Since then, however, the law has changed: In 2015, the Department of Defense opened all combat roles to women, permitting them to become Army Rangers, Green Berets, Navy SEALs—anything a man could be. While the Trump administration has attempted to undermine female troops’ right to serve in combat roles, it has not reversed this rule. The question, then, is whether Rotsker’s holding can still stand when the facts underpinning it have changed so dramatically.

To Miller, the answer is clearly no. Citing Ginsburg’s Virginia opinion, Miller explained that gender discrimination must be “substantially related” to “important governmental objectives” to pass constitutional muster. Moreover, its justification “must be genuine, not hypothesized or invented post hoc in response to litigation. And it must not rely on overbroad generalizations about the different talents, capacities, or preferences of males and females.”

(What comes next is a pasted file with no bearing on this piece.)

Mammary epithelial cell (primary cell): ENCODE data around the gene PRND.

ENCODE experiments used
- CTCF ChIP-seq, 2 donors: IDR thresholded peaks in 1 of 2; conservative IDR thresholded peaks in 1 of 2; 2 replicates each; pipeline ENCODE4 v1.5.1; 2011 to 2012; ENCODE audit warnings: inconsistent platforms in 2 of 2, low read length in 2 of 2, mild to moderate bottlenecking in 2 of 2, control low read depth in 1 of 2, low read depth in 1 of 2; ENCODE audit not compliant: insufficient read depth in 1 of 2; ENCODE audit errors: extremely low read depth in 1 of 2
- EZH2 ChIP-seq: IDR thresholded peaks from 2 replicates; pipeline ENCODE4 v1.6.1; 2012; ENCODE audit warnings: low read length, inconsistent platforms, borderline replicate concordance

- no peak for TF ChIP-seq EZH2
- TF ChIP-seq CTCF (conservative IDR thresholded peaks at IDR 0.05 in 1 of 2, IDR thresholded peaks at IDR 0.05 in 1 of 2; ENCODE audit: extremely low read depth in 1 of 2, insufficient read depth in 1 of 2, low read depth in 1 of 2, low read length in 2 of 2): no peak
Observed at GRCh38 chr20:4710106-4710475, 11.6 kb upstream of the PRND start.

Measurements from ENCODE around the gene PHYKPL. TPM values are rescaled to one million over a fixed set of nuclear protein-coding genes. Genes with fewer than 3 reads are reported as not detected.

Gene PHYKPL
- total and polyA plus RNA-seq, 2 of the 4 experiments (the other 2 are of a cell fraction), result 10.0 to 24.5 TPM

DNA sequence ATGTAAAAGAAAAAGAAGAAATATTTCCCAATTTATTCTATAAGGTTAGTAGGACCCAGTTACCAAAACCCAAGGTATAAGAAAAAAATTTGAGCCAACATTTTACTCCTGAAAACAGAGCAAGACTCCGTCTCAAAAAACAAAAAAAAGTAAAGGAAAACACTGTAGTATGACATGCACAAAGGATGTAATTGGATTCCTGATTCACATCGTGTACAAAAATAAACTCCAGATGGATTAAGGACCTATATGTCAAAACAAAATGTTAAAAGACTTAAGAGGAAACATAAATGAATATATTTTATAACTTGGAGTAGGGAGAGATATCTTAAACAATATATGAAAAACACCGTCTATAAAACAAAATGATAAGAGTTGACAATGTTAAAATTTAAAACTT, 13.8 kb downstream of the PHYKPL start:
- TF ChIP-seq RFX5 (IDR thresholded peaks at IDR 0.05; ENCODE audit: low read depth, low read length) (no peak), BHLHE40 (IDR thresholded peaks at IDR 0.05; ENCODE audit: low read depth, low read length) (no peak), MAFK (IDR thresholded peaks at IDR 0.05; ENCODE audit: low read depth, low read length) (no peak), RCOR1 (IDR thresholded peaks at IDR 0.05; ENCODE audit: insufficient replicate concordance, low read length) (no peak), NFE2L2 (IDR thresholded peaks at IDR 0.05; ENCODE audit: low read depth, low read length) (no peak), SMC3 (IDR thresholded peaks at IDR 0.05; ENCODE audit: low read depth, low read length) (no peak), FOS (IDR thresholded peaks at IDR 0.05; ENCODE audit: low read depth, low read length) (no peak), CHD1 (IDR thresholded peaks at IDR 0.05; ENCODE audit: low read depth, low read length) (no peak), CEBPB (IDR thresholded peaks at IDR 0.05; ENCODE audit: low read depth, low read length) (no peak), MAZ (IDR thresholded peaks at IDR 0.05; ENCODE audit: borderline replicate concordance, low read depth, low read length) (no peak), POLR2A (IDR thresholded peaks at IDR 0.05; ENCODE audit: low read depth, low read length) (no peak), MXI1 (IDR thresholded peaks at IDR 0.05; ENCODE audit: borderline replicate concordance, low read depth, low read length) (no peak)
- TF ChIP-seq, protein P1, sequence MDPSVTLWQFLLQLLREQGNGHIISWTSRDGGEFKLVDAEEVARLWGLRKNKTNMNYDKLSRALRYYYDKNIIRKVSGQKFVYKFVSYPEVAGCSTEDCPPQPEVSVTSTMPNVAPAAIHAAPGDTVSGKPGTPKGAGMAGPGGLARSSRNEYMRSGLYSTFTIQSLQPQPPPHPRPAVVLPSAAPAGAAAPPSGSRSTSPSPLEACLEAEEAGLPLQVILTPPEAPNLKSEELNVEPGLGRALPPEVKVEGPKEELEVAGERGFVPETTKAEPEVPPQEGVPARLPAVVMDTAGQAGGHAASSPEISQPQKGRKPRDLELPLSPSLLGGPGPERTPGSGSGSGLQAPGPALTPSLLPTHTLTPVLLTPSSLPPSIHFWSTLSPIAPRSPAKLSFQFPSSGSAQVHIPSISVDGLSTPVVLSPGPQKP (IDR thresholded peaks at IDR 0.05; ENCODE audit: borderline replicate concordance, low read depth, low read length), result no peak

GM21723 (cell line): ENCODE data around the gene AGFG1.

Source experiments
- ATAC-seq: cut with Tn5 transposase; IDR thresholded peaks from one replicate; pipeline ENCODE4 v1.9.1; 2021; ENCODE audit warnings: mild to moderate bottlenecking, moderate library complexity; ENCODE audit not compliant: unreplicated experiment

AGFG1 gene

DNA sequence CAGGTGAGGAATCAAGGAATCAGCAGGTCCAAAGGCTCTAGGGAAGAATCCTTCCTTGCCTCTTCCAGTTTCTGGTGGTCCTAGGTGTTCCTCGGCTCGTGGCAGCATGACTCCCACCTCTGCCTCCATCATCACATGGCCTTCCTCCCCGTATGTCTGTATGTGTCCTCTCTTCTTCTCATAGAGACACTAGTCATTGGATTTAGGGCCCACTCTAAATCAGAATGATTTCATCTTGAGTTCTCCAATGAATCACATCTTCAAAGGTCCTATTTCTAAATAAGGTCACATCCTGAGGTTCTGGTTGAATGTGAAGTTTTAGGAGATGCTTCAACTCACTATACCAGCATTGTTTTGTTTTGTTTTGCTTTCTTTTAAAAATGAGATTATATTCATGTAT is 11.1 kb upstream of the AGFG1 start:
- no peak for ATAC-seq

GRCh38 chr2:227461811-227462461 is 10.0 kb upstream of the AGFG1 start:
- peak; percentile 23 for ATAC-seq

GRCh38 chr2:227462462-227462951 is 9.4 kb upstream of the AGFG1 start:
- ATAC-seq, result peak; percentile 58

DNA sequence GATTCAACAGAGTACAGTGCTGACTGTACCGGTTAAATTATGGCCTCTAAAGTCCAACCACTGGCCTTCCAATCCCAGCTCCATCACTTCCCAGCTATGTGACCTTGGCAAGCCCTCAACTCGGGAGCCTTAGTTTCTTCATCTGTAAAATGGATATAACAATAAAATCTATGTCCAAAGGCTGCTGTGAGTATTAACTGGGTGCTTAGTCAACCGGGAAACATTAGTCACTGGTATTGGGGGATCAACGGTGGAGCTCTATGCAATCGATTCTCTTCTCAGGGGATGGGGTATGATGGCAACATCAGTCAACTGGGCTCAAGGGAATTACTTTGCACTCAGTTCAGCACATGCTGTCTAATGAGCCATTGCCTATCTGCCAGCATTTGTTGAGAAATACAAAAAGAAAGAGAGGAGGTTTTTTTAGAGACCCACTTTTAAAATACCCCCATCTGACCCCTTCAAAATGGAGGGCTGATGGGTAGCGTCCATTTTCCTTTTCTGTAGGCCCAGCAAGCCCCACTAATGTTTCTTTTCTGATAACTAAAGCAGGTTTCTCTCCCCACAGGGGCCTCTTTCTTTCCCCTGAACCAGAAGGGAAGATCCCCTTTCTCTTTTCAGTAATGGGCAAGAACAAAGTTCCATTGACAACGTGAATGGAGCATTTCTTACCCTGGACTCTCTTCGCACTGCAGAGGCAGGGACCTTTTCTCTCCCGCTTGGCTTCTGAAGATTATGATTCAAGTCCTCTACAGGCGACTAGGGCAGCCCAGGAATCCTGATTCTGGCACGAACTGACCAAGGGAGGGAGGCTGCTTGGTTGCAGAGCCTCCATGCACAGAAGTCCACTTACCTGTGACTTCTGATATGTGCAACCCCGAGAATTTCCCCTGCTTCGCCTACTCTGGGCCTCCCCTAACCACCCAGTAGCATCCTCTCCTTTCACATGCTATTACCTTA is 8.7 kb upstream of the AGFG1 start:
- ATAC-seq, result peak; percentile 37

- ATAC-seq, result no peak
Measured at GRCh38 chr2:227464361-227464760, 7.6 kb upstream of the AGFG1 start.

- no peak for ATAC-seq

It is hard to defend a men-only draft under this stringent rule; after all, women were formerly excluded from combat on the basis of tired stereotypes about the weakness of their sex. But Virginia did not purport to overrule Rotsker, which was decided 15 years earlier. Why, aside from the recent changes to combat roles, has this challenge arrived now, nearly 23 years after the VMI ruling?

The answer lies in another, more recent Ginsburg decision: 2017’s Sessions v. Morales-Santana. That case involved a discriminatory immigration law that made it easier for unwed mothers to pass along American citizenship to their children than unwed fathers. In striking down the law, Ginsburg further sharpened the test she laid out in Virginia. A gender classification, she held, may not be justified by past practices and beliefs. Instead, it “must substantially serve an important governmental interest today,” for the court has “recognized that new insights and societal understandings can reveal unjustified inequality … that once passed unnoticed and unchallenged.” This standard comes from Obergefell v. Hodges, which legalized same-sex marriage nationwide.